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The ending of Solo: A Star Wars Story explained

The story of Han Solo has finally been told. From the way he got his ship to the way he got his name, Solo: A Star Wars Story offers up almost everything you've ever wanted to know about the origins of the Star Wars galaxy's most famous ruffian with a heart of gold.

While this prequel accomplishes its goals of spinning a yarn about the smuggler's early days, it doesn't quite bridge the gap between Han's early days and the start of A New Hope. As a matter of fact, the movie ends with a lot of threads left dangling, with some surprising appearances and tantalizing foreshadowing hinting at more story to come. 

After jetting around the galaxy on a hunt for some expensive fuel, the conclusion of Solo comes down to a whirl of double-crosses, with secret agendas revealed and hard-won loyalties betrayed. Han comes out on top in the end, of course, but things do get a little dicey regarding his interpersonal relationships before the credits roll.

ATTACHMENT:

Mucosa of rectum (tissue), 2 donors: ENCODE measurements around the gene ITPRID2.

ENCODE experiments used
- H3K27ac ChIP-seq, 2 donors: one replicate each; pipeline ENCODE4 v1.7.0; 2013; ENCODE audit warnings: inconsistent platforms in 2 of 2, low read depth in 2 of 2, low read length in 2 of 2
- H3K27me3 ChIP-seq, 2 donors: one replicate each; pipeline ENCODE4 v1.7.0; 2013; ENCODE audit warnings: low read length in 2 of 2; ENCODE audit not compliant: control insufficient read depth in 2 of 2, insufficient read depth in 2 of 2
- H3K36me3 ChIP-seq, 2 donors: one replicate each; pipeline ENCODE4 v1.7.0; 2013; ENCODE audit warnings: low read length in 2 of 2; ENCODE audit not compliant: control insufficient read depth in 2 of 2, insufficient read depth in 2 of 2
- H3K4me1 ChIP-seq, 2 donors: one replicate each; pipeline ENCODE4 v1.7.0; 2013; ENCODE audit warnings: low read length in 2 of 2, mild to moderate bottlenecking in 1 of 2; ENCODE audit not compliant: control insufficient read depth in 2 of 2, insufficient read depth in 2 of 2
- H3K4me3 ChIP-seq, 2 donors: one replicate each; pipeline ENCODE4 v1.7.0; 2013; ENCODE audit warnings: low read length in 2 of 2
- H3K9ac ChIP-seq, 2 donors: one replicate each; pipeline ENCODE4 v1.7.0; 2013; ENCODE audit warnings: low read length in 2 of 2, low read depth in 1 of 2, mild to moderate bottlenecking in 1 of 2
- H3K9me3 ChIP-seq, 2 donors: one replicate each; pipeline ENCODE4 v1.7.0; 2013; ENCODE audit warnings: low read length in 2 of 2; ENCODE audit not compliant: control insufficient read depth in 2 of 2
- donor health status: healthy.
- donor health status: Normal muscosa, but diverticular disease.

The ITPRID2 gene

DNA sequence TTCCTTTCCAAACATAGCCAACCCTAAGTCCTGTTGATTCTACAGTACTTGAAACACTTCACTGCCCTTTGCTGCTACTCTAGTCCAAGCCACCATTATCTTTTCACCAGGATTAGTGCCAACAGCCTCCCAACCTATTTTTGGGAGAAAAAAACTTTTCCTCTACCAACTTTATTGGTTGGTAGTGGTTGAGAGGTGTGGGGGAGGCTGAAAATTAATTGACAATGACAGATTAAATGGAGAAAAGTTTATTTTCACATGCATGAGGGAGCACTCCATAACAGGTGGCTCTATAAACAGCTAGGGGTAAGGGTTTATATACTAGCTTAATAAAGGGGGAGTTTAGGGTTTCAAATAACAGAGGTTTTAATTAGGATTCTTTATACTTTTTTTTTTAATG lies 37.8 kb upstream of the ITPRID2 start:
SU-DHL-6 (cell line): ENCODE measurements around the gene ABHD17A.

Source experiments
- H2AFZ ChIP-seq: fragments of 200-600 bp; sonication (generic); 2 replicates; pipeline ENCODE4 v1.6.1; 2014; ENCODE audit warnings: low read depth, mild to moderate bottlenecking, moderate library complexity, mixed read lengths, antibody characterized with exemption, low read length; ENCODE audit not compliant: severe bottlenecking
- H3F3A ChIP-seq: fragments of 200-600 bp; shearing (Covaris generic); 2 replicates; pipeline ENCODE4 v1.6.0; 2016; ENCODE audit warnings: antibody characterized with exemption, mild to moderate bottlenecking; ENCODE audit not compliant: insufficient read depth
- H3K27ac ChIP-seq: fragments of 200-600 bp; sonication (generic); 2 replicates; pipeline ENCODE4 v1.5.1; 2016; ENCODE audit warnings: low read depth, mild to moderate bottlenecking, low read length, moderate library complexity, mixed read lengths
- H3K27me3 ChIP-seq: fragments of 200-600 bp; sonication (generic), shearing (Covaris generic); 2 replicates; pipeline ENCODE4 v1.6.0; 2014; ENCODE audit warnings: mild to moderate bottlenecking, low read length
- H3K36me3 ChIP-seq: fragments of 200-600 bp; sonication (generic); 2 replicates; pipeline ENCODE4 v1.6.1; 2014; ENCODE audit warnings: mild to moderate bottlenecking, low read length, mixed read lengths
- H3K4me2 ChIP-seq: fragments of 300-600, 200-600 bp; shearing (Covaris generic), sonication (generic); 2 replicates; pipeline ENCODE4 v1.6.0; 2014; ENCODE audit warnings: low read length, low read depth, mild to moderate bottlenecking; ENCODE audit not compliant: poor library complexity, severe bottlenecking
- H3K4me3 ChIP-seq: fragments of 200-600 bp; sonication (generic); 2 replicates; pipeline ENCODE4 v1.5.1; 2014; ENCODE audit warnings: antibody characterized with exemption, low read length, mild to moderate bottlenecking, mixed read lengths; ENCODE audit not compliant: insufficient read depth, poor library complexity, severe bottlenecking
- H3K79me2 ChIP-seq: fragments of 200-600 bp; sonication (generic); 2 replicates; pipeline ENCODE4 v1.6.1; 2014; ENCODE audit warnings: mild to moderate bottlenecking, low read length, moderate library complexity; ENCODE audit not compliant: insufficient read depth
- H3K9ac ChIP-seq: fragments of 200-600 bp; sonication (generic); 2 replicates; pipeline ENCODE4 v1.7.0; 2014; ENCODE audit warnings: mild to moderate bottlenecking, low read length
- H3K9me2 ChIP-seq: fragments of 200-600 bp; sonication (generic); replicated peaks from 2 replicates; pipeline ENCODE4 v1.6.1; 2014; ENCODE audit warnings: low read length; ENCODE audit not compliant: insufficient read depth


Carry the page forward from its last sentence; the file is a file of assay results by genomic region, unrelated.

Luckily, we've got some tricks up our sleeve to help even the scruffiest-looking nerf herder make some sense of it all. In short, you're all clear, kid — let's explain the ending of this thing and go home. 

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Trust no one

Solo: A Star Wars Story reaches its climax in the only way a Han Solo movie could — with every scoundrel in the room double-crossing each other.

After accomplishing a time-and-space-bending escape through the dangerous Maelstrom, Han and company make their way back to the yacht headquarters of gangster Dryden Vos, parked in a beachside expanse on the planet Savareen. Their goal for the whole movie has been to acquire a massive supply of refined coaxium to pay off a debt to Vos, coaxium being the magical space goo that serves as both a potent, expensive fuel source and a powerful, unstable explosive.

Before delivering the goods to Vos, Han and friends make nice with the Marauder Enfys Nest, who unmasks herself to reveal that she's a teenage girl fighting on behalf of a nascent rebellion. She's been trying to acquire the coaxium for more noble, anti-establishment goals: Making bombs to wage a guerrilla war against the Empire. 

Something about the arrangement appeals to Han's rebellious streak quite powerfully. Suddenly, the scary, once-faceless bandit seems more deserving of the goods than Vos, so Han hatches a plan to let Nest's Cloud-Riders keep the coaxium.

Han's plan is complicated when it's revealed that Beckett has been in league with Vos the whole time. After consistently warning Han throughout the movie to trust no one, he finally demonstrates why with his ultimate betrayal, absconding with the coaxium — and with Chewbacca.